After a campaign appearance in New Hampshire, Clinton told reporters the payments went to information technology specialist Bryan Pagliano, who this week declined to produce documents and testify before a U.S. House of Representatives committee about the server, invoking his constitutional right against self-incrimination.
“With respect to personal services that he provided to me and my family, we obviously paid for those services and did so because, during a period of time, we continued to need his technical assistance. And I think that’s in the public record,” Clinton said.
Clinton, a former U.S. senator and first lady who is the front-runner for her party’s 2016 presidential nomination, has been criticized for using the unsecured server to conduct government business when she was the top U.S. diplomat from 2009-13 as well as for how she handled classified information.
Campaign spokesman Nick Merrill said on Twitter: “Bryan was hired by the Clinton family as a consultant in order to help out periodically with the management of the system in Chappaqua that hosted the family’s emails.”
Chappaqua is the New York town where Clinton lives.
The Washington Post earlier reported the Clintons paid Pagliano $5,000 for computer services before he joined the State Department, citing an April 2009 financial disclosure form he filed.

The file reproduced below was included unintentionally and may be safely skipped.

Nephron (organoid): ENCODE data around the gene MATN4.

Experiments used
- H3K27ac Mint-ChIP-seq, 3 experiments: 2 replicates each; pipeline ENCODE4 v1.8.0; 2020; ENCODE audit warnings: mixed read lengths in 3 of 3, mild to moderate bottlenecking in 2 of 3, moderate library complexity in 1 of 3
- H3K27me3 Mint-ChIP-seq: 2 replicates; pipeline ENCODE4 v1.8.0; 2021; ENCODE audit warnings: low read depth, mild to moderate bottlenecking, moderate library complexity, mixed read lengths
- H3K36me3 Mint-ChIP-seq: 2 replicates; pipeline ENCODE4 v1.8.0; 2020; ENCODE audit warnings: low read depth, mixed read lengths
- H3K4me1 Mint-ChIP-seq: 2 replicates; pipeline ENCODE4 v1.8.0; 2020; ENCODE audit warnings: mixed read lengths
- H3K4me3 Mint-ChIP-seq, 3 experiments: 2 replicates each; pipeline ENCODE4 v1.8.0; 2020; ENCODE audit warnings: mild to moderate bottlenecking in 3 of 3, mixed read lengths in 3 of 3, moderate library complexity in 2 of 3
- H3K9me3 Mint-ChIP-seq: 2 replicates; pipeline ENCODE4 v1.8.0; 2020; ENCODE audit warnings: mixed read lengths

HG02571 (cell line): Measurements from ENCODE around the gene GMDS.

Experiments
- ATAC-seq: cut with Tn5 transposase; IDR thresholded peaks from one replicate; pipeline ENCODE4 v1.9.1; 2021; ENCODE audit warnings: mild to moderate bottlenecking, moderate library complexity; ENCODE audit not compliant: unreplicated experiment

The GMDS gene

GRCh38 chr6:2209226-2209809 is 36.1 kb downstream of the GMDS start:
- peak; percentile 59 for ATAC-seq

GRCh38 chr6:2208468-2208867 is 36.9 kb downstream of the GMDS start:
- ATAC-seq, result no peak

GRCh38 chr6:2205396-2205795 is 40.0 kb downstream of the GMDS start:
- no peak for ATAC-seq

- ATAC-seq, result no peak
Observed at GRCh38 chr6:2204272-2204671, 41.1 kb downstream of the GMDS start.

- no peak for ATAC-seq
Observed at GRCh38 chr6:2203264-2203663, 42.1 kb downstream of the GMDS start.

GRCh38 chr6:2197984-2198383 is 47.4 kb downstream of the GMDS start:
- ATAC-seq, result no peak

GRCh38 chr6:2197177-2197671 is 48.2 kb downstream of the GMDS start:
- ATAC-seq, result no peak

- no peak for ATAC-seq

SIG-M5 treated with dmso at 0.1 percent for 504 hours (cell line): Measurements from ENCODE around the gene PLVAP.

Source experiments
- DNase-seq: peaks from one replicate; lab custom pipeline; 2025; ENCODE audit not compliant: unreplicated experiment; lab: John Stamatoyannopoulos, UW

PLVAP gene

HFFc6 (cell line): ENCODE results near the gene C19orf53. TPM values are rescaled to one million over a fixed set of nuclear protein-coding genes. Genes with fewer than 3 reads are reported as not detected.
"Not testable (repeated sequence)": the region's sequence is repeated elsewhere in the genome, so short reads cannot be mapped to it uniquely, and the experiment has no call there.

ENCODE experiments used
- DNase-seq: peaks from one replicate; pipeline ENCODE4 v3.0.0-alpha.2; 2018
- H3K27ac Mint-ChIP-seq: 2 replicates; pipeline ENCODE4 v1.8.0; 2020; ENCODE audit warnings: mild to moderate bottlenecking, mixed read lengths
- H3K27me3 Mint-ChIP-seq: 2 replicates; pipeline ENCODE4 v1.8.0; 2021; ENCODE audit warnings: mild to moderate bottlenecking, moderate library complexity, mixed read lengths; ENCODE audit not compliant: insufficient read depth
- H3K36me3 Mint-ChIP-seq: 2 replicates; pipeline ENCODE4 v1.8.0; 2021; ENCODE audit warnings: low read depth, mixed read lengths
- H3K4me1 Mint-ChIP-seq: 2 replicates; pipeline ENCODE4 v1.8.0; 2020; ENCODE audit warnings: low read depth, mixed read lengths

Even after he arrived at the State Department in May 2009, the Clintons continued to pay Pagliano to maintain the server, the Post reported. The paper quoted a campaign official as saying the arrangement with Pagliano ensured that taxpayer dollars were not spent on a private server that was also used by Clinton’s family and aides to former President Bill Clinton.
Pagliano was the IT director for Clinton’s unsuccessful 2008 presidential campaign and went to work for the State Department when Clinton took up the Cabinet post in the Obama administration.
Clinton has in the past hired staff to work for her simultaneously in public and private capacities, most notably top aide Huma Abedin, the Post said.
Clinton said on Friday she was sorry that her use of a personal email account while secretary of state had caused confusion, and blamed herself for “not thinking a lot” about the matter when she took the job.